India’s wild tiger population rises 33% in four years

The Guardian

Prime minister says increase after conservation efforts is ‘historic achievement’

India’s wild tiger population has increased by more than 30% in four years, raising hopes for the survival of the endangered species.

A census found there were 2,967 tigers, up from 2,226 four years ago. The prime minister, Narendra Modi, called the figures a “historic achievement” and said India was one of the biggest and safest habitats for tigers around the world.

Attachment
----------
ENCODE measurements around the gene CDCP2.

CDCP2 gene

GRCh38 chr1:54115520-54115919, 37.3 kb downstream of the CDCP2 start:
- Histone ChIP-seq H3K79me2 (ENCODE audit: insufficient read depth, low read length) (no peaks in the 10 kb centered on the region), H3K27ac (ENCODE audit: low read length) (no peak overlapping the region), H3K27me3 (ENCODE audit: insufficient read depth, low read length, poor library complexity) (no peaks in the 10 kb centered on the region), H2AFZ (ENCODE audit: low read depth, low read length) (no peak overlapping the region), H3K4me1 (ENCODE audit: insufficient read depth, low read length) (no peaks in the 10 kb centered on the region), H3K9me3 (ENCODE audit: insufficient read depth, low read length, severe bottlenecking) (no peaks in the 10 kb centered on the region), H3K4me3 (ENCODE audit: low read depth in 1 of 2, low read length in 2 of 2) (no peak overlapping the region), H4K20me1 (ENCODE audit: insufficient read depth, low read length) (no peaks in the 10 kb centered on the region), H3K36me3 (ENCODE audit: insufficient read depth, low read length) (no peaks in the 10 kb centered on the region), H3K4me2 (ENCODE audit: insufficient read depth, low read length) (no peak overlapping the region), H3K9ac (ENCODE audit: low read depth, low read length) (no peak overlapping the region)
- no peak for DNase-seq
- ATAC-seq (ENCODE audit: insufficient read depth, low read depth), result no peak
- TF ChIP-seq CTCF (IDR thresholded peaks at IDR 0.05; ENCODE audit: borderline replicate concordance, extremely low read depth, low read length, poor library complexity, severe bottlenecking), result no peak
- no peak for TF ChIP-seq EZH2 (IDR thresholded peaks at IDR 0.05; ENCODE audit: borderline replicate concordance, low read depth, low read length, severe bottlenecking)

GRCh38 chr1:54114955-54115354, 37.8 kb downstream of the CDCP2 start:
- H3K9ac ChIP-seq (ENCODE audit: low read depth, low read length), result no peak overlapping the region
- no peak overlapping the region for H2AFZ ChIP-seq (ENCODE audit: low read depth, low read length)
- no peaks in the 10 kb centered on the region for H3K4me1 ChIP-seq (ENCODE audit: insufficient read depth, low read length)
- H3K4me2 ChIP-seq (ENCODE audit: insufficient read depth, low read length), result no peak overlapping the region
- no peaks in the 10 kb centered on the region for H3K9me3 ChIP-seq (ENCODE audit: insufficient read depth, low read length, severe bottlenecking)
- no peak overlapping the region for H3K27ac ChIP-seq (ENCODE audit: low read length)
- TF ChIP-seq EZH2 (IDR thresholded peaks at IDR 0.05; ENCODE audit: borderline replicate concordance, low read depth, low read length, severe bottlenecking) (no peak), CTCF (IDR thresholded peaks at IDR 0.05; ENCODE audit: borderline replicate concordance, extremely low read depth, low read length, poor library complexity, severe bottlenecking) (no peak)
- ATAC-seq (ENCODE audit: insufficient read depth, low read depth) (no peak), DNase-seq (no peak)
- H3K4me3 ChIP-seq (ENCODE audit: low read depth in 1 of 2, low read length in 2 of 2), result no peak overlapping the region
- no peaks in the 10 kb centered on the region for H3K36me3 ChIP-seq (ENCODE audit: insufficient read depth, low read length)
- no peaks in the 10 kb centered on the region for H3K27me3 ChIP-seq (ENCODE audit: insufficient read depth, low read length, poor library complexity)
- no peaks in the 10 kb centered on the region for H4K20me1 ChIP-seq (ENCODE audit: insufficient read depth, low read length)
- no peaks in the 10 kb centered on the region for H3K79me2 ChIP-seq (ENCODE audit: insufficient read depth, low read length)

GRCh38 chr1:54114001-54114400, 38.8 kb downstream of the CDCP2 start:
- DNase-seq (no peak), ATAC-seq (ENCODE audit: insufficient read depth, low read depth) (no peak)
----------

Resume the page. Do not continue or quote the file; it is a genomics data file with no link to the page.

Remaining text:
The comprehensive survey is conducted every four years and is based on information collected by wildlife officials across 146,000 sq miles (380,000 sq km) of land. It also draws on data collected from almost 350,000 images taken by 26,000 camera traps in known tiger habitats.

Conservation experts said the rise in the tiger population was promising but the figures should be treated with some caution. The rise may indicate better counting.

Neha Sinha, a wildlife conservationist, said the census may suggest more tigers are breeding in protected areas but there were worrying signs tigers are not able to safely disperse and find their own territory.

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